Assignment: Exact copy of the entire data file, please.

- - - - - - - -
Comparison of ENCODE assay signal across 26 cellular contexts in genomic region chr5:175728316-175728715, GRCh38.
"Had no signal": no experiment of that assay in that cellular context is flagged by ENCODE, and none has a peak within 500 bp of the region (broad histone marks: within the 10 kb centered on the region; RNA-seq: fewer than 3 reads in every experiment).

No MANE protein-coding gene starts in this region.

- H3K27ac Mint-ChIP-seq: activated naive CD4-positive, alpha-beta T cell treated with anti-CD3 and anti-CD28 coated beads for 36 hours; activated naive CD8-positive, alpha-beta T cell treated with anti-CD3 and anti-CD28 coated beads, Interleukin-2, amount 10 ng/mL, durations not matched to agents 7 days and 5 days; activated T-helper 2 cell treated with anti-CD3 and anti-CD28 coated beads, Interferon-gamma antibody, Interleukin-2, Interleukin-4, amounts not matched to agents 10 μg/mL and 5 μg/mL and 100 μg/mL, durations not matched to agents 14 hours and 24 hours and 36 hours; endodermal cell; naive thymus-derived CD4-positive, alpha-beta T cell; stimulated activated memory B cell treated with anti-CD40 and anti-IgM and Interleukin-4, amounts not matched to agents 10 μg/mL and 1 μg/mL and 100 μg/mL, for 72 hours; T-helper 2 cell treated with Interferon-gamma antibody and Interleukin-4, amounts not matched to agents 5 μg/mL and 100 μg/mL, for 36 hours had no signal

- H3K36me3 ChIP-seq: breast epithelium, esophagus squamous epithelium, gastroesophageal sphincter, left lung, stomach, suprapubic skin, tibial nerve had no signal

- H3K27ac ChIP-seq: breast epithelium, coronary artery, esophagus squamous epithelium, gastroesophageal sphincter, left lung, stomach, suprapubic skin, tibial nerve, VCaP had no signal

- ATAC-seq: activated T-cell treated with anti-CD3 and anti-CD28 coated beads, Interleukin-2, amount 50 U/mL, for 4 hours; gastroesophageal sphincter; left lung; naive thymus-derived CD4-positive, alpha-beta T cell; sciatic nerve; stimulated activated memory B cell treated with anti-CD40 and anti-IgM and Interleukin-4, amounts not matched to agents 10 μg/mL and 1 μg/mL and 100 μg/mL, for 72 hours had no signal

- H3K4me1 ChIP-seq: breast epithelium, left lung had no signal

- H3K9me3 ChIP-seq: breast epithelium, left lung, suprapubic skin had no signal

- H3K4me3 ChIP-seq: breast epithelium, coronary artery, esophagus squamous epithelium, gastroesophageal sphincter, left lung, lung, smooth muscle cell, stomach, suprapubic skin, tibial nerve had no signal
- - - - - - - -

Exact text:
Comparison of ENCODE assay signal across 26 cellular contexts in genomic region chr5:175728316-175728715, GRCh38.
"Had no signal": no experiment of that assay in that cellular context is flagged by ENCODE, and none has a peak within 500 bp of the region (broad histone marks: within the 10 kb centered on the region; RNA-seq: fewer than 3 reads in every experiment).

No MANE protein-coding gene starts in this region.

- H3K27ac Mint-ChIP-seq: activated naive CD4-positive, alpha-beta T cell treated with anti-CD3 and anti-CD28 coated beads for 36 hours; activated naive CD8-positive, alpha-beta T cell treated with anti-CD3 and anti-CD28 coated beads, Interleukin-2, amount 10 ng/mL, durations not matched to agents 7 days and 5 days; activated T-helper 2 cell treated with anti-CD3 and anti-CD28 coated beads, Interferon-gamma antibody, Interleukin-2, Interleukin-4, amounts not matched to agents 10 μg/mL and 5 μg/mL and 100 μg/mL, durations not matched to agents 14 hours and 24 hours and 36 hours; endodermal cell; naive thymus-derived CD4-positive, alpha-beta T cell; stimulated activated memory B cell treated with anti-CD40 and anti-IgM and Interleukin-4, amounts not matched to agents 10 μg/mL and 1 μg/mL and 100 μg/mL, for 72 hours; T-helper 2 cell treated with Interferon-gamma antibody and Interleukin-4, amounts not matched to agents 5 μg/mL and 100 μg/mL, for 36 hours had no signal

- H3K36me3 ChIP-seq: breast epithelium, esophagus squamous epithelium, gastroesophageal sphincter, left lung, stomach, suprapubic skin, tibial nerve had no signal

- H3K27ac ChIP-seq: breast epithelium, coronary artery, esophagus squamous epithelium, gastroesophageal sphincter, left lung, stomach, suprapubic skin, tibial nerve, VCaP had no signal

- ATAC-seq: activated T-cell treated with anti-CD3 and anti-CD28 coated beads, Interleukin-2, amount 50 U/mL, for 4 hours; gastroesophageal sphincter; left lung; naive thymus-derived CD4-positive, alpha-beta T cell; sciatic nerve; stimulated activated memory B cell treated with anti-CD40 and anti-IgM and Interleukin-4, amounts not matched to agents 10 μg/mL and 1 μg/mL and 100 μg/mL, for 72 hours had no signal

- H3K4me1 ChIP-seq: breast epithelium, left lung had no signal

- H3K9me3 ChIP-seq: breast epithelium, left lung, suprapubic skin had no signal

- H3K4me3 ChIP-seq: breast epithelium, coronary artery, esophagus squamous epithelium, gastroesophageal sphincter, left lung, lung, smooth muscle cell, stomach, suprapubic skin, tibial nerve had no signal